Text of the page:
Friday, 12 December 2014

Beneath a Surrey Lake

Lea Park and the adjoining South Park Farm were purchased in 1890 from the Earl of Derby. The new owner, J. Whittaker Wright had made and lost a fortune in the United States through mining. Returning home to England, he used his knowledge of mining to promote colonial prospects on the London market. He was soon a wealthy man again and developed his new property at great expense. The original mock tudor house was rebuilt as a large mansion amidst landscaped grounds and ornamental lakes. The enlarged house with 32 bedrooms was on an extravagant scale and contained a ballroom, observatory, theatre and even a hospital.

One of the lakes concealed an underwater folly which, often referred to as a ballroom, was used as a smoking and billiard room and for observation of the lake fish. A statue of neptune, breaking the surface of the water surmounted the dome beneath.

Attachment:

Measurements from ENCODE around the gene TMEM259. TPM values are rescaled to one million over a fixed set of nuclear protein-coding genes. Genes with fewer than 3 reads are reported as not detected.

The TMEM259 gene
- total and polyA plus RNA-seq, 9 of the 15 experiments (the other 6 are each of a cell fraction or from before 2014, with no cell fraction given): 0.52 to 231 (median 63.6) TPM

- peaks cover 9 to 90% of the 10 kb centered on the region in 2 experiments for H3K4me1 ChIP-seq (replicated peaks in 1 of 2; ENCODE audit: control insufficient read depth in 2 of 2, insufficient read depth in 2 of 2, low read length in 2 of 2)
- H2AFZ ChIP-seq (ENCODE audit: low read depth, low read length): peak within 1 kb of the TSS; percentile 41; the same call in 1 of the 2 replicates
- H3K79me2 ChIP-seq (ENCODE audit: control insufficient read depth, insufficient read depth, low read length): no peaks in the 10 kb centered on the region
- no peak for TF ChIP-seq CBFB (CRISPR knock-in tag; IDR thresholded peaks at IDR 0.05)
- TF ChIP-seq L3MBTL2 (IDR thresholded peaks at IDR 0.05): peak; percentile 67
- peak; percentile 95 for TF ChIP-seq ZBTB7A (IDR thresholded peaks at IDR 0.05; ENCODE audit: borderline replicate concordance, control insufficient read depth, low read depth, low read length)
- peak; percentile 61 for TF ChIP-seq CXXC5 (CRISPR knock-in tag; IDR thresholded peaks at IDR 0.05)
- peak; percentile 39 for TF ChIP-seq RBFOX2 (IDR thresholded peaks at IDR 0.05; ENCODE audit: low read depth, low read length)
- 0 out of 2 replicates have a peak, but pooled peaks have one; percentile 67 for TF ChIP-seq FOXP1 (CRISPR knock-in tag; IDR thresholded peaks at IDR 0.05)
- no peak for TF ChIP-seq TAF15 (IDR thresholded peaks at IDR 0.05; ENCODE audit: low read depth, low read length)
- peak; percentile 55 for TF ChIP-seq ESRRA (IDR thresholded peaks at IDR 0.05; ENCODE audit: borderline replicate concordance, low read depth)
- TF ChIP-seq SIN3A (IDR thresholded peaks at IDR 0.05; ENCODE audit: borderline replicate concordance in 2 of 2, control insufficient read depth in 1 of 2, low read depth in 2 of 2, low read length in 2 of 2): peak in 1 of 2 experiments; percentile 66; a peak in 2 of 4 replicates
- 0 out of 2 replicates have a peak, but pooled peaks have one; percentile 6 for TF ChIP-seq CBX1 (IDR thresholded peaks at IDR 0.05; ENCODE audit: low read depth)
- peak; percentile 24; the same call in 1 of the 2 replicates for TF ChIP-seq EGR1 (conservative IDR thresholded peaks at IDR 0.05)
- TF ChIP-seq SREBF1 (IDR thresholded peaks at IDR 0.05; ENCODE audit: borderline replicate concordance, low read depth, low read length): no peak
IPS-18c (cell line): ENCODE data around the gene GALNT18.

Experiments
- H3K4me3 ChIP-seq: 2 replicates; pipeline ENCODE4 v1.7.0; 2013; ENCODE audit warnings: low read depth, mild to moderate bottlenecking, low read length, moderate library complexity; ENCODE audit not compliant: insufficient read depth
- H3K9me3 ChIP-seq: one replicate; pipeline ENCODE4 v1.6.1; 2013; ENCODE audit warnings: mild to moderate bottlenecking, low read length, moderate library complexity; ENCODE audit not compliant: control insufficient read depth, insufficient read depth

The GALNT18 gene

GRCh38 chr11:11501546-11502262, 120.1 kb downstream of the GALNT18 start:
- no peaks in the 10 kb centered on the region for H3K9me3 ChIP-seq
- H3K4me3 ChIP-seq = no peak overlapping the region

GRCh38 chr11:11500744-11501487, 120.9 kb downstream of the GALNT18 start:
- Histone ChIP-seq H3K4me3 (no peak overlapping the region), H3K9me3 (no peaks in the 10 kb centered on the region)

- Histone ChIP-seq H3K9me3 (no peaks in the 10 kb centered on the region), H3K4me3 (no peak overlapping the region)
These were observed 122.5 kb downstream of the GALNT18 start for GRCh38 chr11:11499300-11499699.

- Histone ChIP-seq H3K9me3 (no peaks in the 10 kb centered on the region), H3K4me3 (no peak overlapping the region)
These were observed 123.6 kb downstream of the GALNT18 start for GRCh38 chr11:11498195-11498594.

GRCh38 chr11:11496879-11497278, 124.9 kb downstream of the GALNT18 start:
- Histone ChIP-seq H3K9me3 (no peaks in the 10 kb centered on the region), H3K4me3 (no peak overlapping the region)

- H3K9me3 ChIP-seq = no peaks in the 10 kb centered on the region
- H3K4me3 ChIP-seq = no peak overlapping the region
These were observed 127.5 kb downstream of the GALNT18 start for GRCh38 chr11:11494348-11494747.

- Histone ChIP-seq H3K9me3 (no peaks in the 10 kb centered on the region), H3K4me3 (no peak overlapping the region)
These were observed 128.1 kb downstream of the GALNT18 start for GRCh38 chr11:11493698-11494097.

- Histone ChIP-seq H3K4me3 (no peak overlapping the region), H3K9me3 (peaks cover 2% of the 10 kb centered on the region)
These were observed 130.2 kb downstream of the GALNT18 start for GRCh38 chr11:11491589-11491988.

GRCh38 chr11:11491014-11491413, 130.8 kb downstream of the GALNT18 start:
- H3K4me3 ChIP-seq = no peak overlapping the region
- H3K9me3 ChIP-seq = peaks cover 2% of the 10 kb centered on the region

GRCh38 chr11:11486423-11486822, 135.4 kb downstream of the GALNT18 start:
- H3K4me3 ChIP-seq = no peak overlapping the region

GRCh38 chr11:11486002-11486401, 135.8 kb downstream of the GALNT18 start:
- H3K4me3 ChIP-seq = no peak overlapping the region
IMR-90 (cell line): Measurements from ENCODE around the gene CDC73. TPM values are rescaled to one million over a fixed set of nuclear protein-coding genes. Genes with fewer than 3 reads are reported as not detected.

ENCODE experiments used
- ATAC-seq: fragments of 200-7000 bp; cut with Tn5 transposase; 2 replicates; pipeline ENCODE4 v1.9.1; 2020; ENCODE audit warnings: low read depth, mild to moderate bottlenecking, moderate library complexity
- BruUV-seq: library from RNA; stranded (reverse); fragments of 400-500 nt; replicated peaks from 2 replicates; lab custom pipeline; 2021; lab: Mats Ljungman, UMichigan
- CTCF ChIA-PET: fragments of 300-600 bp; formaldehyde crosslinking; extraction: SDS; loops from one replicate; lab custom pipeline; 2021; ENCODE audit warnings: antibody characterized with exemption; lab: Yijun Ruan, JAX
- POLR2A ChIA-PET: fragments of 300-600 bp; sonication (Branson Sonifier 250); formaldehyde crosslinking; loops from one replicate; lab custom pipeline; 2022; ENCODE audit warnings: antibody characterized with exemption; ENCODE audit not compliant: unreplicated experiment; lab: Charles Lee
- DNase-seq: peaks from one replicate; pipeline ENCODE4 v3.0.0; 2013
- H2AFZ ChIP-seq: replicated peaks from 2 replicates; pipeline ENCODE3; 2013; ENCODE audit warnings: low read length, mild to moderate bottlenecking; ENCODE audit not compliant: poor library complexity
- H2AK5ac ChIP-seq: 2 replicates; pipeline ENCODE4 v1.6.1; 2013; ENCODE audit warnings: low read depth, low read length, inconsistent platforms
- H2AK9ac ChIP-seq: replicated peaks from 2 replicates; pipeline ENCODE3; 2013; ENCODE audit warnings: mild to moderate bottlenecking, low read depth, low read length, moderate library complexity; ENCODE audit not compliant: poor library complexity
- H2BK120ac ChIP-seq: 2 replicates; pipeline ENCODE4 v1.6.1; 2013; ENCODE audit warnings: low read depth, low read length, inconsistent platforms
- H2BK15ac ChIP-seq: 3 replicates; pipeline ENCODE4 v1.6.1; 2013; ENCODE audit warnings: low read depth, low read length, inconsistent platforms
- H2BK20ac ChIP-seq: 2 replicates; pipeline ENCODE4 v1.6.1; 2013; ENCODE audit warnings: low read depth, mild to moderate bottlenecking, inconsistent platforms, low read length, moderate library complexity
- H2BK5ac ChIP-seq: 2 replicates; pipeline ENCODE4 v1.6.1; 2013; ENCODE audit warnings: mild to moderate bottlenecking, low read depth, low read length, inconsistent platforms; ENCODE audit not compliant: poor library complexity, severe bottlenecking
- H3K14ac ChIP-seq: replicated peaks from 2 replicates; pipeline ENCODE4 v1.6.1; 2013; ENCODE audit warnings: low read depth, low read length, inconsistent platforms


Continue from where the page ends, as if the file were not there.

The folly cost nearly half a million pounds to build but soon after completion, Wright was in trouble. His company collapsed, leaving many investors bankrupt. Wright was charged with fraud and in 1904 was sentenced to seven years imprisonment. He had, however, smuggled a cyanide into court and committed suicide in the presence of his solicitor.
The estate was sold to Lord Pirrie, chairman of Harland and Wolff, builders of the Titanic. Adjacent common land passed the The National Trust. The Leigh family were later owners and changed the name to Witley Park. The house burned down in 1952 and a modern replacement was built on a new site. The follies remain although there is no current access to the underwater passages and rooms.

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